Asphalt Roofing

No other material in the home takes more direct punishment than the roof. Depending on what part of the country the house is located, the roof can be tormented by torrential rains, hail, ice build-up, heavy snow and merciless sun. This is why no other part of the house is repaired or replaced more often than the roof and this is why there are so many roofing contractors.

Two distinctive types of roofing were introduced by both the Spanish and, as well, the native Americans. The invaders from Spain brought clay tile shingles that were perfect for preventing the heat of the sun from penetrating into the dwelling. It was also good for rain but the expansion and contraction of water in the wintry areas made it a luck-luster material.

Natives in the northwest used overlapping cedar shingles for their lodges and the aboriginal tribes of the northeast accomplished much the same purpose with tree bark from the birch and maple trees. The malleable wood expanded when wet blocking moisture from entering the dwelling.

Modern roofing contractors have an amazing array of roofing products that can block out the worst of nature's blitzes. Metal, slate, wood, asphalt and clay products make roofing a very specialized renovation. The most popular roofing, and the easiest on the pocketbook, is the asphalt roof because the asphalt roof installers do not have to be as specialized as those who put on clay or metal roofs.

Parts of a Roof

  1. Rafters/Trusses: This is the part that supports the roof. Most new homes have trusses as the supporting structure and these are pre-made in a factory. The series of triangles that make up a truss provide a strong base.
  2. Deck: This is the material to which the roof is attached. Decking used to be tongue-and-groove boards but this was later changed to plywood sheets and oriented strand board, or OSB, sheets.
  3. Slope/Pitch: The slope, or pitch, of a roof directly affects the type of roofing material used. A simple way to find this measurement is to measure 12 inches down the roof surface. Place the end of a level on the start point and lift the other end until the bubble is level. At the 12” mark on the roof measure up to the bottom of the level. If it is 6” then the pitch of the roof is 6-12. A 5” inch rise would be a 5-12.
  4. Drip Edging: A standard “D-style” edging folds over the fascia and runs 5” under the shingle to prevent moisture from getting under the shingles from the edges. These are available in different lengths and can be pre-colored to match the fascia.
  5. Fascia: This is a pre-colored piece of aluminum or vinyl that covers the gale edge of the roof and rafter tails. Gutters are usually attached to the fascia.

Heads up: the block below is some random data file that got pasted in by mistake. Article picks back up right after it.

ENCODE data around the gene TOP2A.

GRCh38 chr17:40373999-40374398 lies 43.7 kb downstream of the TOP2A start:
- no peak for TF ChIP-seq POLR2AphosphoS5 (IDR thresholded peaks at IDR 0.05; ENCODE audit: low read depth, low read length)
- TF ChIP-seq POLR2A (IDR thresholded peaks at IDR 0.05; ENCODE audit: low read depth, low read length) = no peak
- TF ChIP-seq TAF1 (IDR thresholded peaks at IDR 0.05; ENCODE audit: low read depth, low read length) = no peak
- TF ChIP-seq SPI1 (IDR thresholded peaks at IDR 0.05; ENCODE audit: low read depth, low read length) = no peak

6. Soffits: The soffits protect the eaves underneath the roof edge from the elements and insects. They are perforated to allow ventilation for the underside of the roof. Like fascia, soffits are made from aluminum or vinyl.
  7. Underlayment: Usually called “tar paper” or “felt,” underlayment is a water-resistant material that goes on the decking before the shingles. The rolls are usually bought by weight per 100 square feet and the most common type is 15lb pound felt.
  8. Ice Shield: Prevents moisture creep from the freeze-thaw cycle.
  9. Shingle: Shingles are made from asphalt reinforced by fiberglass.

Types of Asphalt Shingle


This type of shingle contains paper, called “felt,” soaked in asphalt. This is then pressed out into a shingle and then a coat of adhesive petroleum is applied to hold grains of a ceramic material. This coating strengthens the shingle and prevents it from deterioration by sun and the elements. The life of shingle is measured in years and the higher the rating the better the shingle. Organic shingles are heavier than their fiberglass counterparts making them more durable and less likely to fly off during strong winds.


Asbestos ranked as the best base for shingles but because of the health factor surrounding the substance asbestos was replaced by a matt of fiberglass soaked in urea-formaldehyde resin and coated with asphalt adhesive and the granules of ceramic. These shingles are lighter than the organic types, however they tend to tear off in heavy winds.


Also called “architectural” shingles this type is actually two fiberglass shingles bonded together with resin. This makes them heavier and less likely to be damaged by the elements.

Asphalt Roofing Hazards

Ice Damming: In the winter snow sometimes melts to ice on a roof. This ice then melts and refreezes in a cycle that creeps up under the shingle, and even the felt, material causing leaking in spots. Although this stops when the weather gets warm the process can weaken the roofing materials in that area and may cause the wood underneath to rot. This is why ice shield is used on the edges of the roof.

Sun: Heat and ultraviolet rays can break down the components of a shingle causing the tabs to crack and curl over time.

Rain: Blowing rain can sometimes get underneath the felt and sit. If this persists then mold and rot can occur.

Trees: Depending on the type of tree a mixture of leaf rot and pitch can cause acids which shorten the life of the shingle. The shade can also help mold take hold. The tendrils from the fungus grow slowly into the shingle causing it to break down. Mold and algae rarely form on roofs which get a moderate amount of sunlight.

Moisture: This can come from rain, wind-driven rain, condensation underneath the roof material and from inside the home. Poorly ventilated bathroom and kitchen exhaust can cause moisture to creep between the wood sheets and cause mildew and rot.

Wind: Besides being a destructive force which can pull the shingle tabs loose from the adhesive wind can also blow dirt and moisture up under the shingles and felt causing rot.

Posted by: TrustedPros
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